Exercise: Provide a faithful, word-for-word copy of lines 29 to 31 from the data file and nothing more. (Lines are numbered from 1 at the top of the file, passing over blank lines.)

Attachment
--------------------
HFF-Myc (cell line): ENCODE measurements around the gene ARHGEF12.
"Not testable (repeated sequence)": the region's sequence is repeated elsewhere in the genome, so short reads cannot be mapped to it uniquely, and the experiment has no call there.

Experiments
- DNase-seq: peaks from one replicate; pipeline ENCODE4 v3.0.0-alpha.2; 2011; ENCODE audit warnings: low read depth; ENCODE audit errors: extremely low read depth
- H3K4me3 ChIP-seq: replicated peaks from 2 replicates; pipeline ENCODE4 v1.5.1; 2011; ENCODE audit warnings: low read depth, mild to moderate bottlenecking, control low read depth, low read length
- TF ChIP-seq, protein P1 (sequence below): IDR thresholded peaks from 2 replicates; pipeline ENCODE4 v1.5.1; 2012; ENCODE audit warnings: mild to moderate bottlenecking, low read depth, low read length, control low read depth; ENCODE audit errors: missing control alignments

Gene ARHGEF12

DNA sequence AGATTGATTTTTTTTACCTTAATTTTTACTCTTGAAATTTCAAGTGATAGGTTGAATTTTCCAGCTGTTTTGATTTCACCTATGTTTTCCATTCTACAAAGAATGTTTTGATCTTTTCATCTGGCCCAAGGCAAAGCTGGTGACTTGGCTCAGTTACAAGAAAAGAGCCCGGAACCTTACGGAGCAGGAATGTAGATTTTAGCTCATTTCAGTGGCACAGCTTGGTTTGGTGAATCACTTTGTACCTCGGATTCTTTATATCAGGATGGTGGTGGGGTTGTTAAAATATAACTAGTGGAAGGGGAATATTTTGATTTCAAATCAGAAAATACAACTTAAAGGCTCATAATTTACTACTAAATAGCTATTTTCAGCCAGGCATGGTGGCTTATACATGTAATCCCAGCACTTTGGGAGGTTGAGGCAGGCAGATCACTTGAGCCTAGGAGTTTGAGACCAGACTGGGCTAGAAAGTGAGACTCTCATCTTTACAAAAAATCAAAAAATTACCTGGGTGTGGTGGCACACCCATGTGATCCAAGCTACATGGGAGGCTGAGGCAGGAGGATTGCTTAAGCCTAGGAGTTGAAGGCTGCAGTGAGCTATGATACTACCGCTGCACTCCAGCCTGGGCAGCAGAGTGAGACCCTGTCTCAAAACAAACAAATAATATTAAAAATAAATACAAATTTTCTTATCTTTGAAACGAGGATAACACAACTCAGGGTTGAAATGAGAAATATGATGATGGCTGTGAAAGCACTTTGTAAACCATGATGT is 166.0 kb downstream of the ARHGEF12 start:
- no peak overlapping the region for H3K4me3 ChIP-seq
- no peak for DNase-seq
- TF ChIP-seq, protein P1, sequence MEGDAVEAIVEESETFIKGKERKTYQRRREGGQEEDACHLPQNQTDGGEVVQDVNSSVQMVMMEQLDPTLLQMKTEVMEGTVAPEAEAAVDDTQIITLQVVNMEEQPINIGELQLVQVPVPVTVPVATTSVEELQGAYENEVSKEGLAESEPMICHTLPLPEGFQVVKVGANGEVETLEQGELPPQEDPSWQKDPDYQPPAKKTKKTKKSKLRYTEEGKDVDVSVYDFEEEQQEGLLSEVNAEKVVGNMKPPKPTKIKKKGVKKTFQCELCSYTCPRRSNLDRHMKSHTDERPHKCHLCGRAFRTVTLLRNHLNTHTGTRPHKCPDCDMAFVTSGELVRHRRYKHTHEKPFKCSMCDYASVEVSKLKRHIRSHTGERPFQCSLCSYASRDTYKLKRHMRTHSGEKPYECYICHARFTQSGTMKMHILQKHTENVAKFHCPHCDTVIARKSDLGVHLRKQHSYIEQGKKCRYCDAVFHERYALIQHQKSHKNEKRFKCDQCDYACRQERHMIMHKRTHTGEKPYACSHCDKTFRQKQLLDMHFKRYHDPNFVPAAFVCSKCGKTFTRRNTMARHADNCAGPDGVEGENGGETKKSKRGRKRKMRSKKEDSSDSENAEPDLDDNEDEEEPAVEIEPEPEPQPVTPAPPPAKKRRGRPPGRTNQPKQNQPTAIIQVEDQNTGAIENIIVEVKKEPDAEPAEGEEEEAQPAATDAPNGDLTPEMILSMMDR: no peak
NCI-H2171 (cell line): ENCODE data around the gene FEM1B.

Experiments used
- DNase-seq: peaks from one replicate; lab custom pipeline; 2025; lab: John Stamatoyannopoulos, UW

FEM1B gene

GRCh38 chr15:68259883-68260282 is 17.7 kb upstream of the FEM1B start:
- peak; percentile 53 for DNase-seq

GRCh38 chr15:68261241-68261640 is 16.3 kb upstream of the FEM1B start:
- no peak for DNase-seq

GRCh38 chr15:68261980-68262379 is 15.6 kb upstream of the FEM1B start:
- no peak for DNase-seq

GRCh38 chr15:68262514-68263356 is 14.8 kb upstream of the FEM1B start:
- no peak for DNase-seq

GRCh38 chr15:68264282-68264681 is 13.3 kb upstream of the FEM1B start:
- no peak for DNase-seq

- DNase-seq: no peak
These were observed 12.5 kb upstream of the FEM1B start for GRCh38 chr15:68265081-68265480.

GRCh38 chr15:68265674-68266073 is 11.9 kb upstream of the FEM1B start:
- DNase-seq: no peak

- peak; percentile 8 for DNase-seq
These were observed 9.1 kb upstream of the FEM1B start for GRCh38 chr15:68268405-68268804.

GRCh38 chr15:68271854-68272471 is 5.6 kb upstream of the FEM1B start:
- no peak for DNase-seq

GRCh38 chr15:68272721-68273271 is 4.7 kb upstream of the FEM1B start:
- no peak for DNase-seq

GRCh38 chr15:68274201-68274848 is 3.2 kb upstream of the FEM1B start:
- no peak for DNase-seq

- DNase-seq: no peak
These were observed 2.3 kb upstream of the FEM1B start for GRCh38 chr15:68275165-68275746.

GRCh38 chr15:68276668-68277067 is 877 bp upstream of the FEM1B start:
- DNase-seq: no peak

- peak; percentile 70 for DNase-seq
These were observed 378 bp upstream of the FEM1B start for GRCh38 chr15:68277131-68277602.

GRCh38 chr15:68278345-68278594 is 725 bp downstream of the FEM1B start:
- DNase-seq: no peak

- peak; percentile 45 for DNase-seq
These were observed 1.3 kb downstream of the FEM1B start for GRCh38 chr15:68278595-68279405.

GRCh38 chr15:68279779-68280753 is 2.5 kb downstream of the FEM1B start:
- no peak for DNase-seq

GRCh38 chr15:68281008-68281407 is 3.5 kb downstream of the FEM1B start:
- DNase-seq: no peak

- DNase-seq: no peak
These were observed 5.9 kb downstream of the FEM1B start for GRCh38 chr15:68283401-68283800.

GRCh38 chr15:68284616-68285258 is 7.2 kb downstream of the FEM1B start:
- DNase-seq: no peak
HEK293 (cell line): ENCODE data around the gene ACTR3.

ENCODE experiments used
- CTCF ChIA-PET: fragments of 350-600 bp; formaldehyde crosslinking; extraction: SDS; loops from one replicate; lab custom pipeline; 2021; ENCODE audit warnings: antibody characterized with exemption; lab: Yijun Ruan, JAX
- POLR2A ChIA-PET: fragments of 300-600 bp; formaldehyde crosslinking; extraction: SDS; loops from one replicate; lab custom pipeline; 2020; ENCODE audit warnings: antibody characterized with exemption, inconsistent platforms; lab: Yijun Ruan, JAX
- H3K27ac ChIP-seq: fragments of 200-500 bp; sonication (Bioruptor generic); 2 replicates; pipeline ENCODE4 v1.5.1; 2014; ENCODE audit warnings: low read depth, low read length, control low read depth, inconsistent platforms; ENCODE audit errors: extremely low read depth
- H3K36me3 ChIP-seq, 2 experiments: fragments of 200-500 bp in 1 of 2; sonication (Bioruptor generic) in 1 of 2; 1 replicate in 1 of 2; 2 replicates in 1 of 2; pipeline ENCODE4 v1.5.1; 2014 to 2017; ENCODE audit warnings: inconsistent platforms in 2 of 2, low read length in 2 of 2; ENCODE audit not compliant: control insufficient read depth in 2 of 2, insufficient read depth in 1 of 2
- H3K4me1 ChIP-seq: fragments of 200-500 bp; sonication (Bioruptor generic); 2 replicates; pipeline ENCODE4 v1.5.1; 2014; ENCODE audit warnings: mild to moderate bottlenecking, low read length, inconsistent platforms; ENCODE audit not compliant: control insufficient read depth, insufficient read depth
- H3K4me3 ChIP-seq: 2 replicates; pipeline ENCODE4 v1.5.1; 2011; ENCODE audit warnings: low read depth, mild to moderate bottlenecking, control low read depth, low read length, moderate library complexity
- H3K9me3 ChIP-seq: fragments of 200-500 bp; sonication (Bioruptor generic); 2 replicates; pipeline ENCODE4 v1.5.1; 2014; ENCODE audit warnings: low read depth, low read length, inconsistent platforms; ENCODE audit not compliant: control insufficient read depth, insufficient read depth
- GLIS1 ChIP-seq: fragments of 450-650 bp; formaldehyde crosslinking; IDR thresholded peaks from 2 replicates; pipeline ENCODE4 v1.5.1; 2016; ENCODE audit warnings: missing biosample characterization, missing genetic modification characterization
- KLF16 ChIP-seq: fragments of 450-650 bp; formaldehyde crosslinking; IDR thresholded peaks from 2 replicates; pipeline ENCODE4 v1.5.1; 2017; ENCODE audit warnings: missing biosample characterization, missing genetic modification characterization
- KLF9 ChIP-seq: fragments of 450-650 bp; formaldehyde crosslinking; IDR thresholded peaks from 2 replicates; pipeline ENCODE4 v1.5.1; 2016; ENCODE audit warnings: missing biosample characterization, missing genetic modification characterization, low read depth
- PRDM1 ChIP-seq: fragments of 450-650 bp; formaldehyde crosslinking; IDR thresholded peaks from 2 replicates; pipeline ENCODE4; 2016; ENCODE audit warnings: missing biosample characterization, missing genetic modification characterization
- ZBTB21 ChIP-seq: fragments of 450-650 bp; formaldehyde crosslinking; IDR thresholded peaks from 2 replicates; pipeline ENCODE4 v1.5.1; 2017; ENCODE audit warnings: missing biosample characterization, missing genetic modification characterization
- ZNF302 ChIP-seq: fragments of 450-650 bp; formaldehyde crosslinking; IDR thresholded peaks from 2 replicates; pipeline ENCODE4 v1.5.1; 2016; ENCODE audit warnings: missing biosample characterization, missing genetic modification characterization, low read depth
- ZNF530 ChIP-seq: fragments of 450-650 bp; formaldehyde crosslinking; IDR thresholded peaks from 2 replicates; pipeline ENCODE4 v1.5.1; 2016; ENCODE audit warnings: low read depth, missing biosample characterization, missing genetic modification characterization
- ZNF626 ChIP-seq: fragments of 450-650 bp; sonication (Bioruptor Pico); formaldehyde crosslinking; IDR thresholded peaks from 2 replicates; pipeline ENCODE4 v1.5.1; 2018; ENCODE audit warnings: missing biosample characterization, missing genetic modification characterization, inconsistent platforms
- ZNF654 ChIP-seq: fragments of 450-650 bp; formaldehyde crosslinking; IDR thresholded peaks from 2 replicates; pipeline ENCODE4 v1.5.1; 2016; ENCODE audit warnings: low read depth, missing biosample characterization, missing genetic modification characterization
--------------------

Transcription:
- DNase-seq: no peak

- peak; percentile 8 for DNase-seq
These were observed 9.1 kb upstream of the FEM1B start for GRCh38 chr15:68268405-68268804.